Eliot Spitzer is amazed by brilliance.
That’s the conclusion to be drawn from reading Spitzer’s new e-book, Protecting Capitalism Case by Case, which came out last week as his run for New York City comptroller was being announced. The book itself is serviceable but nothing too earth-shattering — Spitzer retells his old war stories from the attorney general’s office, settles some long-ago scores, and makes an extended criticism of conservative economic theory. But it’s Spitzer’s use of his two favorite adjectives that stands out.
Those adjectives are amazing and brilliant. In the relatively small space of 172 pages, Spitzer manages to apply one of the two to most of the books, ideas, and sentient humans he has ever come across.
Most of Spitzer’s amazings are in earnest:
“Some amazing work by NY State Troopers— led by the remarkable Dan Wiese— got us where we needed to go.”
“The amazing thing is that they were actually running a business— making the trucks run on time— and making sure the rules of the conspiracy were enforced: no competition, no poaching, and make sure the sweatshop owners never start to break down the system.”
“This problem is at the root of amazing— and legitimate— public dissatisfaction with our judicial system.”
“RDA was founded by an amazing couple, Lila and DeWitt Wallace.”
But he’s also mastered the use of the cutting, sarcastic application:
“The amazing thing about these opinion letters is that they almost always say exactly what the board WANTS to hear.”
“It is amazing that institutions manage to continue onward even after the most essential people move on.”
Spitzer’s claims of brilliance are mainly about books he’s read or theories he’s learned about:
“This sad saga is further evidence of Senator Daniel Patrick Moynihan’s brilliant theory of ‘defining deviancy down.’”
“Or read the brilliant Random Walk Down Wall Street, by Burt Malkiel— my freshman year econ professor.”
“The ‘flat earth’ and the opening of vast new regions for production— brilliantly defined by Tom Friedman— changed the competitive landscape for U.S. labor.”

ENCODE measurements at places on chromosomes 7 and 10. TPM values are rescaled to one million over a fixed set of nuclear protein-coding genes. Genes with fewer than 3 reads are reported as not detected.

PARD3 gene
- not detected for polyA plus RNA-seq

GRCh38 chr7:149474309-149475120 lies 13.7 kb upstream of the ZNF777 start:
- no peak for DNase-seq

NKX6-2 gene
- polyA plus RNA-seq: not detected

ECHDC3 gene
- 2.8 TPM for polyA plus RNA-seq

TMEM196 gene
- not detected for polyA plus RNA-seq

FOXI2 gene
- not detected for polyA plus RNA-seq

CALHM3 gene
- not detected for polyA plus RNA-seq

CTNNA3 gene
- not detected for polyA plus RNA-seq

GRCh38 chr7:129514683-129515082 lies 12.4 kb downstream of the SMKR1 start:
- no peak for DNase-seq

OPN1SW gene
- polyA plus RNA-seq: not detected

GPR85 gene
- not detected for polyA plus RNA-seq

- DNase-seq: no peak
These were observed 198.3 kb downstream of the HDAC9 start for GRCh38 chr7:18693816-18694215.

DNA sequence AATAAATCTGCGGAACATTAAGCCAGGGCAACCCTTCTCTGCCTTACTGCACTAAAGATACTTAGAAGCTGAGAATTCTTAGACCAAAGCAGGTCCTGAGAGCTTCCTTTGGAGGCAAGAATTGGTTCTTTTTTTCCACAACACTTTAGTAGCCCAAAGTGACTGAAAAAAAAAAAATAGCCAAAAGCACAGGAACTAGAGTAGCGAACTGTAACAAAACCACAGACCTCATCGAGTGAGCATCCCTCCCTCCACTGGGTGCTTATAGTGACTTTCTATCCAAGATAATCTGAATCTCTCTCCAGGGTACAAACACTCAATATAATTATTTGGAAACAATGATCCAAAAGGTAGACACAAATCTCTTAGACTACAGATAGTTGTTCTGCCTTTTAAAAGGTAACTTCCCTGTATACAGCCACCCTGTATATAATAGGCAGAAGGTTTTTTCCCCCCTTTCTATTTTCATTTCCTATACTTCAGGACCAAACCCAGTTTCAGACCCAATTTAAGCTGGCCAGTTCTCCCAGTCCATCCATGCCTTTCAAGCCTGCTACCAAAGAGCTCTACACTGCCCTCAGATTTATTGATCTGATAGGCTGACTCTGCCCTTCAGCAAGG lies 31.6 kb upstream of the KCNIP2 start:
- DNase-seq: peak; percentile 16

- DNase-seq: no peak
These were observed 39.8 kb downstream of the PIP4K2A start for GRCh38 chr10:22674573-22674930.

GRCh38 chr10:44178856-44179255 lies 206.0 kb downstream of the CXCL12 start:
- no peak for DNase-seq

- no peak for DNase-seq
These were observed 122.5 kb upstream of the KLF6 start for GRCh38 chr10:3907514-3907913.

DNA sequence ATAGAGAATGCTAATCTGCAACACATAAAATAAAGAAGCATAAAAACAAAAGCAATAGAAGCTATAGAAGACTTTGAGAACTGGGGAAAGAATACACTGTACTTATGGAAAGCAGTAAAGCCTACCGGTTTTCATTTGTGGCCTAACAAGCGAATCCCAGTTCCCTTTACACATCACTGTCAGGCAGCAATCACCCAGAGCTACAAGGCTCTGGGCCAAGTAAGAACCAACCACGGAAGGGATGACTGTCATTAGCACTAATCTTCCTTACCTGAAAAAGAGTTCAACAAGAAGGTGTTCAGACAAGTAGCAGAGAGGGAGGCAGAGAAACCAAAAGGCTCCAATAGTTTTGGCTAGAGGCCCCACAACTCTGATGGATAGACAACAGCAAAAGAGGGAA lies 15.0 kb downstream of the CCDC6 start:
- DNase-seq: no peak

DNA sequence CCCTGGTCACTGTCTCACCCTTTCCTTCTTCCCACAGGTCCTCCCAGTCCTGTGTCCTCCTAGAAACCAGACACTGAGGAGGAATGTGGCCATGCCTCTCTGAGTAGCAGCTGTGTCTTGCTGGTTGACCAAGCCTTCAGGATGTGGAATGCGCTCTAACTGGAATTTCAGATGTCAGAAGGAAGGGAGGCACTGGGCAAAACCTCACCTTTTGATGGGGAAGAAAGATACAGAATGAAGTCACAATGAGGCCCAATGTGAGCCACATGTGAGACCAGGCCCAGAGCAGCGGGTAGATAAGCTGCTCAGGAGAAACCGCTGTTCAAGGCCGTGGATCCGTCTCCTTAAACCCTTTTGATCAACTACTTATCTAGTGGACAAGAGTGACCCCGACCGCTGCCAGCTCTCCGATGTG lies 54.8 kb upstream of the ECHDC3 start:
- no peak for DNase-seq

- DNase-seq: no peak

“The second volume that captures these ‘bubble’ moments … is Tom Wolfe’s brilliant Bonfire of the Vanities.”
“Grubman’s brilliant rationalization that ‘conflicts had become synergies’ is still not true— and never will be.”
But a few lucky people also get them:
“Jack Bogle, the founder of the Vanguard funds, a brilliant guy, and one of the ‘good guys’ in the financial world.”
“I have been privileged to work with brilliant committed public servants throughout my career, who have inspired me, challenged me, educated me, and supported me.”
Economist John Kenneth Galbraith is the lucky recipient of both an amazing and a brilliant.
“John Kenneth Galbraith— one of the great economists and economic historians of recent times. His brilliant volume A Short History of Financial Euphoria captures more about the way financial markets generate bubbles and empower financiers than just about any other book I have read.”
“But the amazing applicability of just about everything Galbraith wrote to the cataclysm of 2008 is just as remarkable.”
Spitzer’s infatuation with amazing brilliance seems to date to at least his Slate-writing days. Headlines of his columns included: “The Amazing Campaign Ad That Should Cut Through the Clutter,” and “You Must Read This Brilliant Economist Article About Inequality and Crony Capitalism.”
Now Spitzer is running for comptroller, a position that would give him control of the city’s finances. Those finances are neither amazingly solvent nor brilliantly managed — meaning that, if he manages to win the race, his staffers might want to invest in a thesaurus.